in a pair of hingedly connected prism binoculars
(30 which comprises ?rmly holding one of the barrels
with the other free to swing on its hinge joint,
alternately swinging the free barrel from one to
the other axis of a pair of spaced collimators
while successively shifting the prism of the bar
rel until a centering target of each collimator
shows no apparent displacement when viewed in
either position through the eyepiece of the free
barrel, thereafter repeating the above operations
on the prism. of the other barrel, and securing the
70 prisms in place, to thereby bring the optical axes
of both barrels parallel to the axis of the hinged
connection of the barrels.
I
4. Apparatus for aligning the optical systems
.of jointed binocular ?eld glasses comprising
75 means for clamping one barrel of the binoculars
and means for securing said telescopes in ad- 0
tively in its opposite positions of displacement
upon swinging of the barrel, a target carried by
and centered in each of said telescopes including
a straight line and adapted for optically center
ing of its image in the ?eld of the eyepiece oi
the free barrel of said binoculars, means mount
ing said targets for axial rotation with respect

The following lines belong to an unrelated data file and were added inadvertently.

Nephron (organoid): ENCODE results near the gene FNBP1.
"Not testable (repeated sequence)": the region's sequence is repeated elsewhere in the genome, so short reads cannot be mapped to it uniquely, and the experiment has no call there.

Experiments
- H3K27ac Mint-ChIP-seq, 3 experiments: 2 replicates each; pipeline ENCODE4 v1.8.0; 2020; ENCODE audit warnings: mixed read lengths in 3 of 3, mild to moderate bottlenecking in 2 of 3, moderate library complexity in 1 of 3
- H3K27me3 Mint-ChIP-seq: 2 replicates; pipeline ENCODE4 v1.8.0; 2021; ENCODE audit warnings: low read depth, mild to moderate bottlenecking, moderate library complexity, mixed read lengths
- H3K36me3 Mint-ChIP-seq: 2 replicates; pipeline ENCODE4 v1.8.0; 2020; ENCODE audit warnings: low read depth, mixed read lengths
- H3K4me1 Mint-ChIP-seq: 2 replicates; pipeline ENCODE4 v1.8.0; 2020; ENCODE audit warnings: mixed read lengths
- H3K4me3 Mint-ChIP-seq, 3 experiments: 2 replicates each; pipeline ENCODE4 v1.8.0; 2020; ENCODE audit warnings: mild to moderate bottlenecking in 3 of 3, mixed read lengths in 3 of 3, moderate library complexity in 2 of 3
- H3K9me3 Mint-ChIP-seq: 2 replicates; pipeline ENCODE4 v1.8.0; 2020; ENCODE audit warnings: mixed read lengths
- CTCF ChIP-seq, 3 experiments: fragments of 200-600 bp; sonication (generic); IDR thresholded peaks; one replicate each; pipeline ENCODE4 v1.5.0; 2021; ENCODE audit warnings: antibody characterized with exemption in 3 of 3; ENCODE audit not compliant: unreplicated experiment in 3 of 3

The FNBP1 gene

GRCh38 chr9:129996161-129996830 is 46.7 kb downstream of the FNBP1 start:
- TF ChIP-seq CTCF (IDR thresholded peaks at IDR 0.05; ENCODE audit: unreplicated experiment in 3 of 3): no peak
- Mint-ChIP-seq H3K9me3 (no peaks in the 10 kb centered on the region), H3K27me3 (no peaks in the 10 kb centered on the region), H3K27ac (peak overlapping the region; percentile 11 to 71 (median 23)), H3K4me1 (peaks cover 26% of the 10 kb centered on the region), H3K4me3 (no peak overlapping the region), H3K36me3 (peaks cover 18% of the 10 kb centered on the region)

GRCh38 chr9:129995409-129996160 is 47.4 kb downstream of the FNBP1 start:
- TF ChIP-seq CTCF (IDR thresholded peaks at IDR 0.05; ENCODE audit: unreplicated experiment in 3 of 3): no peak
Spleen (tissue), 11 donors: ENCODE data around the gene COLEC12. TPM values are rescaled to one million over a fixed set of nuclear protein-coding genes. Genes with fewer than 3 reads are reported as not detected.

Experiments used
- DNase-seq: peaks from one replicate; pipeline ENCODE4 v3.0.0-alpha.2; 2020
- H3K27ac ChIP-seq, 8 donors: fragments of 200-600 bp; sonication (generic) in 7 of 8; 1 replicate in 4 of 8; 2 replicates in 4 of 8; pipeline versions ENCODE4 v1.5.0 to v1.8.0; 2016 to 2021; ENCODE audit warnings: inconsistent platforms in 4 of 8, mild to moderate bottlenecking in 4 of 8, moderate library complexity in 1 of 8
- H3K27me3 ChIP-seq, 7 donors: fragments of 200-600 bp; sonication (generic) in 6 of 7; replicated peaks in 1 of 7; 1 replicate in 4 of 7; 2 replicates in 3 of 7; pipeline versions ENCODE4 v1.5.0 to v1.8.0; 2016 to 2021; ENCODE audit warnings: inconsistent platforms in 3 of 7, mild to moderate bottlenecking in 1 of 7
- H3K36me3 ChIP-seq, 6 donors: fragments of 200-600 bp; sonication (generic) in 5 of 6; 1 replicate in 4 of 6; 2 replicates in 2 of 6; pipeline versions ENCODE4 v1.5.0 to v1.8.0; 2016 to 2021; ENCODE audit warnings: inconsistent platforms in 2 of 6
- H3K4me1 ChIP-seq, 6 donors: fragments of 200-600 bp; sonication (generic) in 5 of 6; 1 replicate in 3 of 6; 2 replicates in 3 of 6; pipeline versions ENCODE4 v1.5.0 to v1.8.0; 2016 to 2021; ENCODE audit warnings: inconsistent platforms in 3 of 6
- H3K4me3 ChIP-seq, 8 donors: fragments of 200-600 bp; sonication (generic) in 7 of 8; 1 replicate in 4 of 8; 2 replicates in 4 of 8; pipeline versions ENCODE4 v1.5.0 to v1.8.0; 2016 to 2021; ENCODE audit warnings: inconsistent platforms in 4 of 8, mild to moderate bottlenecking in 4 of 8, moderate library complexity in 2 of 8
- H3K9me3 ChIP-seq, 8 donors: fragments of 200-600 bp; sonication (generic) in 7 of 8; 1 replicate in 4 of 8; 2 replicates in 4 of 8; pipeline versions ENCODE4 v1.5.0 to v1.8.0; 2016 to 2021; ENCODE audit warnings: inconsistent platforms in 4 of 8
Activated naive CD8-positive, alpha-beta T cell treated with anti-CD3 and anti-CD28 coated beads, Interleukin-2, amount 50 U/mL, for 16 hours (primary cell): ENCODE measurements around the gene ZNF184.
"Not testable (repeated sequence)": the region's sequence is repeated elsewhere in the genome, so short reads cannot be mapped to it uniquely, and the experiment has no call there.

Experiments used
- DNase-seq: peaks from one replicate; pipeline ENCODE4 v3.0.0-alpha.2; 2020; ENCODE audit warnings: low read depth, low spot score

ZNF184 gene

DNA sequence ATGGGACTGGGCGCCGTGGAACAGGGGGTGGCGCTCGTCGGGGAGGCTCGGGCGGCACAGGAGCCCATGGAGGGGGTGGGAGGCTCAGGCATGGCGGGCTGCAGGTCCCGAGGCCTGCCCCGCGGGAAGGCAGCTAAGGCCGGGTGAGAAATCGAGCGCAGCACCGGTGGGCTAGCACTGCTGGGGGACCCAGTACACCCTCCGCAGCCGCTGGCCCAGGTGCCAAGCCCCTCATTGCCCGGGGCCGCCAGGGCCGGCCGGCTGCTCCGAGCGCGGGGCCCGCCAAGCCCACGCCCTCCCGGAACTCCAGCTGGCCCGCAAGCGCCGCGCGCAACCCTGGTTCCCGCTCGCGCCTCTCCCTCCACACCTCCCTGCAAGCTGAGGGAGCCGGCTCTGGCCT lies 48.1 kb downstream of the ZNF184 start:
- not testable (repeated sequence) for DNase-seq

to the body of the telescopes respectively, and 60
means carried by the telescopes for indicating
the leveling of said targets in ?xed relation to
any straight line thereon.
8. Apparatus for aligning the optical systems
of jointed binocular ?eld glasses comprising
means for clamping one barrel of the binoculars
with the other free to swing for bodily displace
ment of its longitudinal optical axis, a pair of
telescopes supported for independent bodily
movement in a plane at right angles to said axis, 70
and means for securing said telescopes in ad
justed position for aligning with said axis re
spectively in its opposite positions of displace
ment upon swinging of the barrel, av target car
ried by a section of and. centered in each of said 75
4
2,129,130
telescopes adapted for optically centering of its
respectively with the opposite positions of said
image in the ?eld of the eyepiece of the free bar
rel of said binoculars and including a straight
line, means providing for axial turning of the
sections of said telescopes carrying the center
ing targets, and a leveling glass secured to each
of said sections extending transversely of its axis.
axis as extended through the eyepiece of said free
barrel, and means for clamping said second pair
9. Apparatus for aligning the optical systems